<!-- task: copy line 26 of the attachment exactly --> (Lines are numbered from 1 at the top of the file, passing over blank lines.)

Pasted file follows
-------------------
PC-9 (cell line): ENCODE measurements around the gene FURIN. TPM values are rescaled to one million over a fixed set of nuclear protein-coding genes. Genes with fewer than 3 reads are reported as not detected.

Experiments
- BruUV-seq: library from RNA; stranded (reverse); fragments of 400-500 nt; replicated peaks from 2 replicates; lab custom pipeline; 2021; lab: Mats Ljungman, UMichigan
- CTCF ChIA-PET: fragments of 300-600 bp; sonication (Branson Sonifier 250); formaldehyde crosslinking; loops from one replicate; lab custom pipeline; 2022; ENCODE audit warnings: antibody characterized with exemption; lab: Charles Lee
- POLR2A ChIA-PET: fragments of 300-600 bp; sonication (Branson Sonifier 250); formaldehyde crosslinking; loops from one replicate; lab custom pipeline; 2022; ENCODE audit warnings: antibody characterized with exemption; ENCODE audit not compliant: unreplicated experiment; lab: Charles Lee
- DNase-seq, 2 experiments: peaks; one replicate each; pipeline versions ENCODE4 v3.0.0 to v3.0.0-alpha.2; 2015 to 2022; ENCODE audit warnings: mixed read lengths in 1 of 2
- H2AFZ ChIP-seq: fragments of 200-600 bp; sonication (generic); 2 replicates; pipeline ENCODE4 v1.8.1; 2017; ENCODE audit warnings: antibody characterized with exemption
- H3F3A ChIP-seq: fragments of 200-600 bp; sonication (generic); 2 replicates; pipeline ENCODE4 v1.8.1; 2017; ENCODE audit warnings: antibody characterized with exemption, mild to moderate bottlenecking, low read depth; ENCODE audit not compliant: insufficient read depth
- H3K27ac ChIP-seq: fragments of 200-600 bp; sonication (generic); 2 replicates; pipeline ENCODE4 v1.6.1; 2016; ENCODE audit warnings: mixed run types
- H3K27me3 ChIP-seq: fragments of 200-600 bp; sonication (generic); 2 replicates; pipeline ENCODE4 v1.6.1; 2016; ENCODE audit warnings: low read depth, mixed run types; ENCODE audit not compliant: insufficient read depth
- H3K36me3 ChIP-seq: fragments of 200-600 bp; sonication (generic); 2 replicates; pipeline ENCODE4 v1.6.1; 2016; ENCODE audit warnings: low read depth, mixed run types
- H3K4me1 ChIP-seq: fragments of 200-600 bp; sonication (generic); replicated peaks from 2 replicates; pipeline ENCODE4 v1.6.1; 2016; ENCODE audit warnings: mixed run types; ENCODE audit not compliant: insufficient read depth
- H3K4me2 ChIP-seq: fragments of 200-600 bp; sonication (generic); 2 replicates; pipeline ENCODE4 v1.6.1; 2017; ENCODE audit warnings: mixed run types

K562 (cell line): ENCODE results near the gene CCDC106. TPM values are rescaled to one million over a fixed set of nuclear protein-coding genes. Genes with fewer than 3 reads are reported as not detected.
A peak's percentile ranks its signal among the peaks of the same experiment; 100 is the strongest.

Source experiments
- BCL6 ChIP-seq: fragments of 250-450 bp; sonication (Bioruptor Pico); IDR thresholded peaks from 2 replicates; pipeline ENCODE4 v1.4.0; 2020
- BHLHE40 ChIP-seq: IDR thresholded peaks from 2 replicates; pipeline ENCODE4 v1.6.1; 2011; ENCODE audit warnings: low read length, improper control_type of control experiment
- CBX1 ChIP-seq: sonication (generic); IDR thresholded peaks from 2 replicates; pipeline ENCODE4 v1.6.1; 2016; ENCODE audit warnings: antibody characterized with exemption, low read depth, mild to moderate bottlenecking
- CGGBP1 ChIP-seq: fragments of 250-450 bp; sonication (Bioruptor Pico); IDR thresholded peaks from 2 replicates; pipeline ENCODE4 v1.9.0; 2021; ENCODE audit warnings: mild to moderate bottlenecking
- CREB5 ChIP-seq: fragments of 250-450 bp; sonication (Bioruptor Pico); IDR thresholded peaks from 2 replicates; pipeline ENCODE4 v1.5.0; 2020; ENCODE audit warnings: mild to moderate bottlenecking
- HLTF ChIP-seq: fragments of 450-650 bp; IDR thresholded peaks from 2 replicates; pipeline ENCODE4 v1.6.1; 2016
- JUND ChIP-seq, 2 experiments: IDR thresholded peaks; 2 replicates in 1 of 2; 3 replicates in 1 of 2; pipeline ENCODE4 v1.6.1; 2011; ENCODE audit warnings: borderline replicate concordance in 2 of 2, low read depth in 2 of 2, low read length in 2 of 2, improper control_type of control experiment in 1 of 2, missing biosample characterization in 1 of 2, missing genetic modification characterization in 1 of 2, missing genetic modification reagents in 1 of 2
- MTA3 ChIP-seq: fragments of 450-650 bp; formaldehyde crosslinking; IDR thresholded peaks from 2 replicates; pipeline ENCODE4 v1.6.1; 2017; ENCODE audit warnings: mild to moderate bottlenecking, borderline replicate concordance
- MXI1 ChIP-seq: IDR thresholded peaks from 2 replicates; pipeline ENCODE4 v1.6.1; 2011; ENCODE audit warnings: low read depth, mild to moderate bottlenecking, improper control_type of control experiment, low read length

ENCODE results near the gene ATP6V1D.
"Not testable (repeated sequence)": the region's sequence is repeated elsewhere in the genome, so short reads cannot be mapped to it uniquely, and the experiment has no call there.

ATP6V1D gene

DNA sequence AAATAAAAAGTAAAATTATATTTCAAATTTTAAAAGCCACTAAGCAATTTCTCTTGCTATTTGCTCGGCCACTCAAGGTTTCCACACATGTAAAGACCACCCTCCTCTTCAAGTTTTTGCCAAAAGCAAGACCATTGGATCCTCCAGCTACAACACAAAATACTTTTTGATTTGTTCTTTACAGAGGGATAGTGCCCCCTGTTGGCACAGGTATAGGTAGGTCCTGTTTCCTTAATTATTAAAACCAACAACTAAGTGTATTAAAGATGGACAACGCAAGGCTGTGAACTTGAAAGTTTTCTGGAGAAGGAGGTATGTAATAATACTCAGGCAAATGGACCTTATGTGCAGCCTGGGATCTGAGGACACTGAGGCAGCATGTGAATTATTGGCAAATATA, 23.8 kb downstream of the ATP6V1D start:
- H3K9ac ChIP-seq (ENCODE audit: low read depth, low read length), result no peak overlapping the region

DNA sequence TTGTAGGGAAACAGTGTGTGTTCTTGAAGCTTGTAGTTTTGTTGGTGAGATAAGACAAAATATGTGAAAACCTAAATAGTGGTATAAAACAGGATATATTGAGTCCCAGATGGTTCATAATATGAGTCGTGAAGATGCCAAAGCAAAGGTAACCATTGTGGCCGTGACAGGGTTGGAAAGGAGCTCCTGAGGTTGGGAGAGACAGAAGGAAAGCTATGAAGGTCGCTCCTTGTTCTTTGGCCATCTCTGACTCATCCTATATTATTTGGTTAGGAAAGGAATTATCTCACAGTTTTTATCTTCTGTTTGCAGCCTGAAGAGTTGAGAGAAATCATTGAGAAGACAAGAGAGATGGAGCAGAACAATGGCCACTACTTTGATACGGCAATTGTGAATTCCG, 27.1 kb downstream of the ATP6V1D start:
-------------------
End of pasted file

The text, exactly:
ENCODE results near the gene ATP6V1D.